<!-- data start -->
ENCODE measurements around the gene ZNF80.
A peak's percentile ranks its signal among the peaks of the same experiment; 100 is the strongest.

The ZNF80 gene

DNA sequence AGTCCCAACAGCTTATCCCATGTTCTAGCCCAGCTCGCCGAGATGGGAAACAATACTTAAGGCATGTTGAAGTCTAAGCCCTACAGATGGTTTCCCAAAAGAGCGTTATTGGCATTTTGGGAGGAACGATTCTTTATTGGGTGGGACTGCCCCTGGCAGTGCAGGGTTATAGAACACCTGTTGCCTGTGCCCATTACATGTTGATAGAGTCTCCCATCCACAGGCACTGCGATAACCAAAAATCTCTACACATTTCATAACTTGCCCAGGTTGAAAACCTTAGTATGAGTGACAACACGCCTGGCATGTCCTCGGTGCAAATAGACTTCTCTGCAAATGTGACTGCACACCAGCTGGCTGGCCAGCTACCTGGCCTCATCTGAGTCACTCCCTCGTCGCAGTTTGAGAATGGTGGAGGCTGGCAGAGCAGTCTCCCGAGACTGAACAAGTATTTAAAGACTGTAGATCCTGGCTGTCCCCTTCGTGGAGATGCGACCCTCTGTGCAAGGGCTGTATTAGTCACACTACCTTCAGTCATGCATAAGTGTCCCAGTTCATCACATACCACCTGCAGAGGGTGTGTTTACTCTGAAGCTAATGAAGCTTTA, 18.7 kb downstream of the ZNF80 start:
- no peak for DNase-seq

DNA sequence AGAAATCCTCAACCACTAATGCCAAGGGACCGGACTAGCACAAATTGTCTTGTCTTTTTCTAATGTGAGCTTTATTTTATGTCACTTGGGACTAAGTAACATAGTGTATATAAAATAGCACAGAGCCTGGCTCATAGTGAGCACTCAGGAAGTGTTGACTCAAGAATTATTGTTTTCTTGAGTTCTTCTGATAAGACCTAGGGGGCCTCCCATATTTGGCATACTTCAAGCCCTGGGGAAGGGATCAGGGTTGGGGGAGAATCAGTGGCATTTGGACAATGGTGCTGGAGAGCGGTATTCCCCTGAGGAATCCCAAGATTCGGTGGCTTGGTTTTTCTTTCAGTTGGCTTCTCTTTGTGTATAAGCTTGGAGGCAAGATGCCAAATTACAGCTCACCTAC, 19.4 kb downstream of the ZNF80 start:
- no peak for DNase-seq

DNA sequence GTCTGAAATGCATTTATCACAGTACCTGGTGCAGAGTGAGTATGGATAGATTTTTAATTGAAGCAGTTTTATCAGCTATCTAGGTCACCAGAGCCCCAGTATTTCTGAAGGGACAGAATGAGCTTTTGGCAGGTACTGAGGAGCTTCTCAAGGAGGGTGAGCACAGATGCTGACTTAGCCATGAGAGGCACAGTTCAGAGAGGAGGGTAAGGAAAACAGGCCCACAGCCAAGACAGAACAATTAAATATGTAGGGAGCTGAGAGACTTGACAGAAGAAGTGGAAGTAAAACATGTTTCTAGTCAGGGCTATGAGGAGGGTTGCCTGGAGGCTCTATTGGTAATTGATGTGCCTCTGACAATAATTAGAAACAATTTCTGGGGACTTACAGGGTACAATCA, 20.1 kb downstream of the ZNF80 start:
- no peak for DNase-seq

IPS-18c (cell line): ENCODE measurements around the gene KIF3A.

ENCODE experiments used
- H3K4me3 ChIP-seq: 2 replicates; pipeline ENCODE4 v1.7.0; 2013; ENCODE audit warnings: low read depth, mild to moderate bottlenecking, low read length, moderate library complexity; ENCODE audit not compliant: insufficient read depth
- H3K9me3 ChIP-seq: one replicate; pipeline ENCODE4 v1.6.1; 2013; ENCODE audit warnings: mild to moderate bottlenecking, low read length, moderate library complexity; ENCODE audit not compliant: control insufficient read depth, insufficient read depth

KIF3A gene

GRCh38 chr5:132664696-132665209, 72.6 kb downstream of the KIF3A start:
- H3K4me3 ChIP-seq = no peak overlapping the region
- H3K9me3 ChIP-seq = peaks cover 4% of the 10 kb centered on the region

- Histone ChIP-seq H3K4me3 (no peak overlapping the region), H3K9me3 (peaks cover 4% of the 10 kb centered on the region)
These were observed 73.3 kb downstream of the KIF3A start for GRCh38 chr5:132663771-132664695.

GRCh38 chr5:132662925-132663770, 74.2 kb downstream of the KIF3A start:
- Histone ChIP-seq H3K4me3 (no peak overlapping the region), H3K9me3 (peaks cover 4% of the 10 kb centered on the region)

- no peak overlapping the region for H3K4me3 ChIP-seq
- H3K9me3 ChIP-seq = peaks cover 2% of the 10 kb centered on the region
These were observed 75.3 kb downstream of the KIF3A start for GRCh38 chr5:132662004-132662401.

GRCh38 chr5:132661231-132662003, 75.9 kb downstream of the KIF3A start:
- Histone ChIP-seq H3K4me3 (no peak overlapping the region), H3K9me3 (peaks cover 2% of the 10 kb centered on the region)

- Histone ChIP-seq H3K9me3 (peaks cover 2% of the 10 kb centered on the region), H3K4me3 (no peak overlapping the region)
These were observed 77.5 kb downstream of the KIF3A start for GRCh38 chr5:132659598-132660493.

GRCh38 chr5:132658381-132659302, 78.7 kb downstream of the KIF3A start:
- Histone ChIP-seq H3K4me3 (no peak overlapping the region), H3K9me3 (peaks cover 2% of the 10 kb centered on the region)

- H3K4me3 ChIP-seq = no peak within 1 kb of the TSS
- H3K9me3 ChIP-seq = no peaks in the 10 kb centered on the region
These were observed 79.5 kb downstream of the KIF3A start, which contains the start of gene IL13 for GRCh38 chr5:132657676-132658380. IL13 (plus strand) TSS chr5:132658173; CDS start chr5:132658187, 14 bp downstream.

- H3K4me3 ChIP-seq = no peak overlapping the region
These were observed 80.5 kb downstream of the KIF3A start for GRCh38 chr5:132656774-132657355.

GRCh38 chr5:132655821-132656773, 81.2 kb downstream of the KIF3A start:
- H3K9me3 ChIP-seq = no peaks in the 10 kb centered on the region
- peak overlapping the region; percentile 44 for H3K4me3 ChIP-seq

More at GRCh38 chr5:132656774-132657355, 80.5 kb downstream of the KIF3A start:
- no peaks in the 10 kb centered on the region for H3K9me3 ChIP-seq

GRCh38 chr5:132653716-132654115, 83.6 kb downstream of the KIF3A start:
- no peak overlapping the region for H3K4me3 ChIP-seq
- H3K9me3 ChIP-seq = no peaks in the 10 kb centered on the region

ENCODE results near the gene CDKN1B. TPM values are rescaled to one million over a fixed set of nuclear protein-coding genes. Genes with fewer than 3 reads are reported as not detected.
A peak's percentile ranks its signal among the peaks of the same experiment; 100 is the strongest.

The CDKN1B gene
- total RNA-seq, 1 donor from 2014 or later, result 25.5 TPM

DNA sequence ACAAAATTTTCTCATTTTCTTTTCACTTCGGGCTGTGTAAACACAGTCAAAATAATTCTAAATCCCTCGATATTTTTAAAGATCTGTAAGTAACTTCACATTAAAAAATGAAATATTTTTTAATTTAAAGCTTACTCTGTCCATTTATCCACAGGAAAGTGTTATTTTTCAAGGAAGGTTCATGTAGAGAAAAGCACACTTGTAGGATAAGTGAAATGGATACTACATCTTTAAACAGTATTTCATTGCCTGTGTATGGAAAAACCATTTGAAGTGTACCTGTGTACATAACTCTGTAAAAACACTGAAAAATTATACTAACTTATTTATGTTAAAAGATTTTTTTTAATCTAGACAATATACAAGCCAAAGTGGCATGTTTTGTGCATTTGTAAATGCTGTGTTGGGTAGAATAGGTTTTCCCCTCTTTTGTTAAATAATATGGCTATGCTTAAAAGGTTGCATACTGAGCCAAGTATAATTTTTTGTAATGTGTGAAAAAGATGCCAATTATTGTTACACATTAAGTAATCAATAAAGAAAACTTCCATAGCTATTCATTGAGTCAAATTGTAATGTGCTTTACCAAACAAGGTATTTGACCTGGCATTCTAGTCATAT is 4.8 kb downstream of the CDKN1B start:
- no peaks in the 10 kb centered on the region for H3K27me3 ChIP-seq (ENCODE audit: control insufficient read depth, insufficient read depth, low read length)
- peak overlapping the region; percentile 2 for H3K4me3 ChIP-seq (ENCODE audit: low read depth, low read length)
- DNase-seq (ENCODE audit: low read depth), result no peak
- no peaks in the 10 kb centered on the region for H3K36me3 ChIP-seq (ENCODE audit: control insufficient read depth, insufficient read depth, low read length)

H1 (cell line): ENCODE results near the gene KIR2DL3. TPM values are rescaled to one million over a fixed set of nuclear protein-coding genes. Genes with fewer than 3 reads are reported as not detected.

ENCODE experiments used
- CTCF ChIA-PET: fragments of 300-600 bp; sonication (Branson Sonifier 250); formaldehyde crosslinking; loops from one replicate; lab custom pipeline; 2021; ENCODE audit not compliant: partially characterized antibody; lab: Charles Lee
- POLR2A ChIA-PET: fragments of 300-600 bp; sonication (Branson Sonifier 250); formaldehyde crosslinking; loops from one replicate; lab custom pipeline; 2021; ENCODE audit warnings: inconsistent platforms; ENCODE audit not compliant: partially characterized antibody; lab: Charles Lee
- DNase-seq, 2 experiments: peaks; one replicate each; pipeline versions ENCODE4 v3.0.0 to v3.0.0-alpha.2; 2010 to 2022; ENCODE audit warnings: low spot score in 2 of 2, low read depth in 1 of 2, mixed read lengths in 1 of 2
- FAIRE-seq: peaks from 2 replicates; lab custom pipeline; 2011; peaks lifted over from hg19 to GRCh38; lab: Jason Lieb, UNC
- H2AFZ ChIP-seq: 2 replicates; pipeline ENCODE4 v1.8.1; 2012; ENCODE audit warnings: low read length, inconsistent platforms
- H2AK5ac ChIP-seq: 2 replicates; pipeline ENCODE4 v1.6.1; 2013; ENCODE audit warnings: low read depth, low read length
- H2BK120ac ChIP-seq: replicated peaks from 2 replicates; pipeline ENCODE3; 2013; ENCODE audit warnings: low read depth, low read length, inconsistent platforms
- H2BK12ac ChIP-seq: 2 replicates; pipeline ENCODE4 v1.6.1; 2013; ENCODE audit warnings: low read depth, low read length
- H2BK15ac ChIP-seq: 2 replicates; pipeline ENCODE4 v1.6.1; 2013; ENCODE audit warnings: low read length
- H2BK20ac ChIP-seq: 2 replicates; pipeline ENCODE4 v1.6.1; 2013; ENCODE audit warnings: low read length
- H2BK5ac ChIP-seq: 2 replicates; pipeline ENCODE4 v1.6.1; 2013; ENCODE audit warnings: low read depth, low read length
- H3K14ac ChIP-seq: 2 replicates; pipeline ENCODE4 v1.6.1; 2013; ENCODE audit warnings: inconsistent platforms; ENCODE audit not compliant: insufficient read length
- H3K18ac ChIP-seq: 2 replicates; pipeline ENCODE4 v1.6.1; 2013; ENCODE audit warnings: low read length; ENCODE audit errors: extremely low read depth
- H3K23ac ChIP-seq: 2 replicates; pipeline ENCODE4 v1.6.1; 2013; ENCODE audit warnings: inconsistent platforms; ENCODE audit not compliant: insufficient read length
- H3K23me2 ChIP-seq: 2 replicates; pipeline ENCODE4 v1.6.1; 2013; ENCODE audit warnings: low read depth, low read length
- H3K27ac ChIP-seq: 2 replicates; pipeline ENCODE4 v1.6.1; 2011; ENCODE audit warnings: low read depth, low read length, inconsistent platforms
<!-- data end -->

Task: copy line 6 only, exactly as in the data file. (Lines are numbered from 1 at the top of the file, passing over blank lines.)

DNA sequence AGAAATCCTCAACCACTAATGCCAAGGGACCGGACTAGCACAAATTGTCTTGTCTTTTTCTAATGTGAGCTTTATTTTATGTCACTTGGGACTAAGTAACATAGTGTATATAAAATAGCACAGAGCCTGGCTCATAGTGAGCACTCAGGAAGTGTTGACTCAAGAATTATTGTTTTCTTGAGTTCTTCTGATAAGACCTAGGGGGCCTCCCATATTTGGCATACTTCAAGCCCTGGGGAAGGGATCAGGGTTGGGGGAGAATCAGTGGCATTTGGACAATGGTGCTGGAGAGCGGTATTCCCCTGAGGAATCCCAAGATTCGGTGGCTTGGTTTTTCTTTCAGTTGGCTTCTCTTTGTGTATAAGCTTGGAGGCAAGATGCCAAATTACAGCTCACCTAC, 19.4 kb downstream of the ZNF80 start: